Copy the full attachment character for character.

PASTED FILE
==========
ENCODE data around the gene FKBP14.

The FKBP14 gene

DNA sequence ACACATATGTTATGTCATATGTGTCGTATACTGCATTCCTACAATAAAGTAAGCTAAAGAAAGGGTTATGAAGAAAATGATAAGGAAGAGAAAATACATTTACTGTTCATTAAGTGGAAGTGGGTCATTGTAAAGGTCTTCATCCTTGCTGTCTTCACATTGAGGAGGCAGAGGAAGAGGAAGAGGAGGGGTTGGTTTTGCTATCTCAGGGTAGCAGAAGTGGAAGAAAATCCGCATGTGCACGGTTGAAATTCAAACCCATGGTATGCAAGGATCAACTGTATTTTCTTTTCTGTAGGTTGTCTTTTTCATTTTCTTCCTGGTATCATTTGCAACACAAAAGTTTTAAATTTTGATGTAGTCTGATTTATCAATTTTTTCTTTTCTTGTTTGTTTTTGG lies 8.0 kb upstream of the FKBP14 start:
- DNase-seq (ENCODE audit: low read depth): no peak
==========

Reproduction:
ENCODE data around the gene FKBP14.

The FKBP14 gene

DNA sequence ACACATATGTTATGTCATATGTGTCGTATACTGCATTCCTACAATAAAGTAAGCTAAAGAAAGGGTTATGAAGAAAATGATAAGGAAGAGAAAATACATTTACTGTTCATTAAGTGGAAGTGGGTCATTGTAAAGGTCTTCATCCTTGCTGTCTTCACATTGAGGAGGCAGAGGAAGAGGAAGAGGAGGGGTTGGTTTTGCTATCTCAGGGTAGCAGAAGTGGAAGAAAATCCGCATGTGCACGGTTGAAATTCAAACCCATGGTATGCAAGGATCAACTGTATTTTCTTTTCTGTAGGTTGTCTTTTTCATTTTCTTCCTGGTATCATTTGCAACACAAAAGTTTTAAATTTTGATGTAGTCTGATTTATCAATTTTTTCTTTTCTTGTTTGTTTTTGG lies 8.0 kb upstream of the FKBP14 start:
- DNase-seq (ENCODE audit: low read depth): no peak